As I return, at the time of writing, from the COP24 Climate Conference in Katowice, it is quite evident to me, as if this wasn’t already blatantly obvious, that we need significant emissions cuts across the board across all sectors if we are to stand a chance of meeting the 1.5oC or 2oC targets.
Looking at the different emitting sectors in the EU, we see evidence of progress. Even if some member states lag behind in certain areas, generally it is clear that big strides have been made in renewable energy, in energy efficiency, and in the reduction of emissions from our industrial sectors in recent years.
One area in which insufficient progress has been made, however, is transport.
We badly need to find ways to increase the efficiency of our transport sector and make big improvements to its emissions performance.
Emissions are not declining in the EU Transport sector; levels are now around 25% higher than they were in 1990, and road transport remains responsible for close to 80% of oil consumption in the EU.
Additionally, the average CO2 emissions from new passenger cars increased in 2017 (119 g/km, up from 118 g/km in 2016), something that is frankly astonishing given the pressing need for reductions in the sector. It is clear that greater action is badly needed.
Thankfully, at EU level at least, these actions are now being taken and I strongly welcome the Commission’s recent initiatives which aim to improve the emissions performance of the sector.
In December, a deal was reached on the hugely important Regulation on CO2 Standards for Cars and Vans. The agreed text ensures new cars will have 37.5% fewer emissions in 2030, while vans will have 31% fewer.
This is a great result as it will better empower Member States to meet their 2030 non-ETS emissions reductions targets, improve air quality, and reduce fuel consumption costs through increased efficiencies.
I congratulate the Parliament rapporteurs, the Austrian Presidency, and indeed Commissioner Miguel Arias Canete on a fantastic result, and I look forward to seeing it being translated into real actions in the coming years.
These provisions regulating the vehicles themselves nicely complements our work undertaken during the negotiations on the new Renewable Energy Directive (REDII), which I was proud to negotiate on behalf of the EPP Group earlier this year.
During these discussions, the goal of the European Parliament was to push for significantly increased ambition on the level of sustainable renewable energy in the transport sector.
While Council’s General Approach unfortunately meant that the Bulgarian Presidency had quite an inflexible negotiating position on these points, we were able to agree on two important areas that needed increased incentives: advanced biofuels and electric vehicles.
Advanced biofuels are all about resource efficiency there is huge potential for us to decarbonise our transport fuels by blending sustainable advanced biofuels from wastes and residues, thus creating a market for these feedstock, boosting innovation in the development of new alternative fuels, and displacing more and more fossil fuels from our transport mix.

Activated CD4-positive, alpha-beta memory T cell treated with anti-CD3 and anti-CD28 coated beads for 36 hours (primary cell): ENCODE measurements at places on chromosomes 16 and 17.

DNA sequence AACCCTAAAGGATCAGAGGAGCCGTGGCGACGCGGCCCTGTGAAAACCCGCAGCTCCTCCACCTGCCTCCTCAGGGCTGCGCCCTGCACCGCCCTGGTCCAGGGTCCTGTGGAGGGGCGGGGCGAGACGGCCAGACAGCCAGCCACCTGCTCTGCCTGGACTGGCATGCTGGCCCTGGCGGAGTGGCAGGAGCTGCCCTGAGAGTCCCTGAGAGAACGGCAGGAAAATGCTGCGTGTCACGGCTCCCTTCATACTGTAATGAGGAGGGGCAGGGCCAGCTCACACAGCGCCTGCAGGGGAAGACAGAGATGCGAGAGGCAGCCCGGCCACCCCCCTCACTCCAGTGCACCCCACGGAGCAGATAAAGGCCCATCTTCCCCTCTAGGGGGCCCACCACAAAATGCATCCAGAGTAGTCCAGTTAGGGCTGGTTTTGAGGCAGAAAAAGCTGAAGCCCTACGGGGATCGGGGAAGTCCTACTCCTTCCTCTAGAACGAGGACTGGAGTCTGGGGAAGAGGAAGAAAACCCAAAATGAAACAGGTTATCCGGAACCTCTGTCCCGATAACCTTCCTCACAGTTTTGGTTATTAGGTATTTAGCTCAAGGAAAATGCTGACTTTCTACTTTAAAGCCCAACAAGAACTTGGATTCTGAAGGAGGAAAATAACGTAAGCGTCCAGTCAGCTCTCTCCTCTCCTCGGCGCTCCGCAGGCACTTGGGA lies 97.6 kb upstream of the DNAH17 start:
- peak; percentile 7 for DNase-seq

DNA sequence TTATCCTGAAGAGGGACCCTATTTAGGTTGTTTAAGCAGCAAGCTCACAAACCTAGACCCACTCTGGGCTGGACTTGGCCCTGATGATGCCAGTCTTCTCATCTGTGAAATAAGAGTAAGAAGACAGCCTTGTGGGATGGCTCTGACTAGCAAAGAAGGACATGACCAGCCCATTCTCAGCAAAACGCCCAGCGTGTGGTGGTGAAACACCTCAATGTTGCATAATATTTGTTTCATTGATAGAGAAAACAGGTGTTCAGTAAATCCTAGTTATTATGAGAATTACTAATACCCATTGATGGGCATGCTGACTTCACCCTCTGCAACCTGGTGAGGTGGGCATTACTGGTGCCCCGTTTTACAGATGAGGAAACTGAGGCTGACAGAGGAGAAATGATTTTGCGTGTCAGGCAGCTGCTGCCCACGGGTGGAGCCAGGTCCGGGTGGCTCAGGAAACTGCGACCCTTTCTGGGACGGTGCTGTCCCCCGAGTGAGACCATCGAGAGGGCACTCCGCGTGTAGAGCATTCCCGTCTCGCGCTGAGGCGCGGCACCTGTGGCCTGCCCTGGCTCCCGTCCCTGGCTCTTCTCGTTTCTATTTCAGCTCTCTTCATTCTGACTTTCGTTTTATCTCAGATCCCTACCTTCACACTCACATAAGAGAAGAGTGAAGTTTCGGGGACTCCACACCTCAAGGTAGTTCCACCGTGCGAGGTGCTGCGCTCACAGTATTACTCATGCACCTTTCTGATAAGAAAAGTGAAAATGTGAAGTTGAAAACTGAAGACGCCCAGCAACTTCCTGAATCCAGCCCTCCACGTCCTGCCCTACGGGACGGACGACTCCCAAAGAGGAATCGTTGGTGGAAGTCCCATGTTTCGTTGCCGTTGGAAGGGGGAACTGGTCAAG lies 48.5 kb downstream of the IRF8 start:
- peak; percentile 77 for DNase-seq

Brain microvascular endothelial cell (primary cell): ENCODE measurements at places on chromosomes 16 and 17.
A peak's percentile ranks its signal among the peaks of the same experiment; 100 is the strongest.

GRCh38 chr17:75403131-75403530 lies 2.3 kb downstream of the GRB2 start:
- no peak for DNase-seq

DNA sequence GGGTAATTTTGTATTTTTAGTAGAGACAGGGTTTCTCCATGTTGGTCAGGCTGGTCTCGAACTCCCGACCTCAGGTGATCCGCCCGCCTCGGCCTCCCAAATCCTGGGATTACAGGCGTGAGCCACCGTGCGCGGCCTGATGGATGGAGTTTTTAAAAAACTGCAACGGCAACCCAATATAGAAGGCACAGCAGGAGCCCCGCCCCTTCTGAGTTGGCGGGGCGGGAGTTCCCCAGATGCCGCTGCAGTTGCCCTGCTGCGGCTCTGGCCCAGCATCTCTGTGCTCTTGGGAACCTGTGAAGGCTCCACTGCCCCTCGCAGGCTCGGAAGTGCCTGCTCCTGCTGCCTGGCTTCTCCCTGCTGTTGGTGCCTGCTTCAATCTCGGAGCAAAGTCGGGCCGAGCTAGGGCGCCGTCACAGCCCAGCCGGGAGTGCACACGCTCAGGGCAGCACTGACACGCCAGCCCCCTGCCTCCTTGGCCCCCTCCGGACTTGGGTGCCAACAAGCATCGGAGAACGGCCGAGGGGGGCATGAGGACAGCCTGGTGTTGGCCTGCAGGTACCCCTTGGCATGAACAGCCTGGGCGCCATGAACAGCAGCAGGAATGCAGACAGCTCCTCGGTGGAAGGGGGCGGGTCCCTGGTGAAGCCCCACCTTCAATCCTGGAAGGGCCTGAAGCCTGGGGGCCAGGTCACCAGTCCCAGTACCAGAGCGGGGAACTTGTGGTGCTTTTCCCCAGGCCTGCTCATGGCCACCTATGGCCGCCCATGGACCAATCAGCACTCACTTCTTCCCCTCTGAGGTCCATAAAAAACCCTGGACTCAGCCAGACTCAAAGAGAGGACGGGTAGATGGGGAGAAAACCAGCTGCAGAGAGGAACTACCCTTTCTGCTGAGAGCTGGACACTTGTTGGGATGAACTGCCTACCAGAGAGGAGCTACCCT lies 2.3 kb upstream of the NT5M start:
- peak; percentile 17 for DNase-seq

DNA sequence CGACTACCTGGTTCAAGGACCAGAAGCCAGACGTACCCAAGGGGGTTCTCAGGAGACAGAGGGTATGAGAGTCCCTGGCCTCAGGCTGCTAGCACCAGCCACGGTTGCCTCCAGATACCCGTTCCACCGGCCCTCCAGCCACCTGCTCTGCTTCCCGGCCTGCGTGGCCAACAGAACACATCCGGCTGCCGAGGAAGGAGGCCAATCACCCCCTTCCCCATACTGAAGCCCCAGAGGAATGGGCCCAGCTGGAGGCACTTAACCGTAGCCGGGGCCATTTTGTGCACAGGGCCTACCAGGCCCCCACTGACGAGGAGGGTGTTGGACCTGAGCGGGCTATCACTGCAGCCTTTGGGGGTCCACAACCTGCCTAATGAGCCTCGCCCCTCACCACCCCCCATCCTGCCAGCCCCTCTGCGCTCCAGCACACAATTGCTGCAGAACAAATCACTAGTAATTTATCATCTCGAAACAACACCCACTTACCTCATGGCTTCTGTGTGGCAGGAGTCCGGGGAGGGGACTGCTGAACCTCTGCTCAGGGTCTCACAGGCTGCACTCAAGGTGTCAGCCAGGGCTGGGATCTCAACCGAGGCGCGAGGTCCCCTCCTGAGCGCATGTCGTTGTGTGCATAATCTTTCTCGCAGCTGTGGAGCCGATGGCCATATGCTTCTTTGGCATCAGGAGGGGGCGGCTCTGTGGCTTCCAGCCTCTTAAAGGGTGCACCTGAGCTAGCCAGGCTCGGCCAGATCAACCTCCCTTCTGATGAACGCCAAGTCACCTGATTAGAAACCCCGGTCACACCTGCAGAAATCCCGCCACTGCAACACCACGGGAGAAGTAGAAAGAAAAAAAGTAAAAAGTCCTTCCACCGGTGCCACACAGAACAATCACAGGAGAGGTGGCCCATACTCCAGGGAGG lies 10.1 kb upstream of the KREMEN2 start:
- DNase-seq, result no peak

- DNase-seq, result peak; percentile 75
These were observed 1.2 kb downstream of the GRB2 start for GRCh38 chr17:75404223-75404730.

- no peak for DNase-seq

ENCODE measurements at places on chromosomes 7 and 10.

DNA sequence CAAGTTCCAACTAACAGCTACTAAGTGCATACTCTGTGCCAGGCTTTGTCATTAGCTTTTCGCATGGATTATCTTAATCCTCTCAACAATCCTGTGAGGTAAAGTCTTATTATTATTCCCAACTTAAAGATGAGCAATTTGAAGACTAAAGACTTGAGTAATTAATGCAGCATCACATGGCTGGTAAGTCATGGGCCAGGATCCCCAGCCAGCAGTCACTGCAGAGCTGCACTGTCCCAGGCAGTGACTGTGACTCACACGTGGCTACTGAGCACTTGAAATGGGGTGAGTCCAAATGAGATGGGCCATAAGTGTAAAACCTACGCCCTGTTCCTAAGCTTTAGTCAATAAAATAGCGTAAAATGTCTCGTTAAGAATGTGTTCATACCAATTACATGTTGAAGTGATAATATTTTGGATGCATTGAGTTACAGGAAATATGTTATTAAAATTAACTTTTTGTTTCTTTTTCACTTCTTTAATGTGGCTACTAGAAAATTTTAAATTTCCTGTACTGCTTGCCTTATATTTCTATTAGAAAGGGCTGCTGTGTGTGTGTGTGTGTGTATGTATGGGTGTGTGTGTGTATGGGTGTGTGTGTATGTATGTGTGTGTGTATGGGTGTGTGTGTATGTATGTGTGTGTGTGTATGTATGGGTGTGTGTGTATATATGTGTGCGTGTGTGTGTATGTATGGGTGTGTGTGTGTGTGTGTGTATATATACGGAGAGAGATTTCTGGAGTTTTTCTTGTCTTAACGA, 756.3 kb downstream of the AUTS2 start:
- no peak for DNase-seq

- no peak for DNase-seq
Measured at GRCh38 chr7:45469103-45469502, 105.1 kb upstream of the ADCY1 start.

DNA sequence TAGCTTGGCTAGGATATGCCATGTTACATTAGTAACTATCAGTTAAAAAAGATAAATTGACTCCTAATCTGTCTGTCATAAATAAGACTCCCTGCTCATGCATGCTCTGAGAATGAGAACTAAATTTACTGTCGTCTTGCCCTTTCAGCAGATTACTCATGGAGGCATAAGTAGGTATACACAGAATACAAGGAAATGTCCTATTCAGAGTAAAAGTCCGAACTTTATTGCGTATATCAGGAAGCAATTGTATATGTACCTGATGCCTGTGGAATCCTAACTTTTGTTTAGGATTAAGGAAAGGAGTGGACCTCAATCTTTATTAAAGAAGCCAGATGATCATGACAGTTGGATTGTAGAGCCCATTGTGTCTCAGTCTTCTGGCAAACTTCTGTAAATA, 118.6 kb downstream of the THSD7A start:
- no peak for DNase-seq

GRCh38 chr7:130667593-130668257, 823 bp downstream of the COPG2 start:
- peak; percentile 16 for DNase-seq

With the new blending obligation, these fuels are given the needed incentive to be an important element in the decarbonisation of our transport sector.
REDII also gives a much needed boost for the deployment of electric vehicles, building on the important provisions on mandatory EV charging infrastructure in the Energy Performance of Buildings Directive.
REDII gives electric vehicles a multiplier of 5 in the transport obligation in line with the comparative increases in efficiency over combustion engines that electric vehicles can reach.
This has now been added to with an important incentive scheme in the CO2 standards for cars and vans agreement for countries with low levels of EV deployment, and both these provisions will give a big incentive to Member States to support EVs. The large scale roll-out of EVs is necessary if we are to decarbonise our transport sector; it is a matter of if, rather than when, and at EU level the frameworks are being put in place.
It is now up to Member States to show ambition in their National Climate and Energy Plans.
All of this makes our transport system more energy efficient, but it is important to also highlight that work is underway at EU level on other related actions which can also play an important part in this.
The digital agenda has been one of the most important policy areas in Brussels in recent years as we have worked to move towards a Digital Single Market.
The potential in this for improving the efficiency of the transport sector through digitalisation is clear and it is vital that the EU remains at the forefront of innovations that make our transport modes more connected and digitalised.
Increased connectivity and greater automation of driving, for example, has the potential to make mobility safer, cleaner, more accessible and more efficient.
For this reason I welcome the Commission’s “Europe on the Move” initiatives, particularly the significant related funding allocations that have been included in the recent proposals for the 2021-2027 Multi-annual Financial Framework.
€300 million has been allocated in Horizon Europe for the development of automated vehicles, while €450 million has been allocated under the Connecting Europe Facility for the digitalisation of transport.
If anything, these amounts could be increased, but it is a good start that I hope it can give a much needed boost to innovation in this area.
To conclude, it is clear that transport is a sector that requires policy attention.
We have not seen the level of emissions reductions in transport that is needed, however I welcome the actions that are now underway, and look forward to finalising the outstanding issues in the coming months.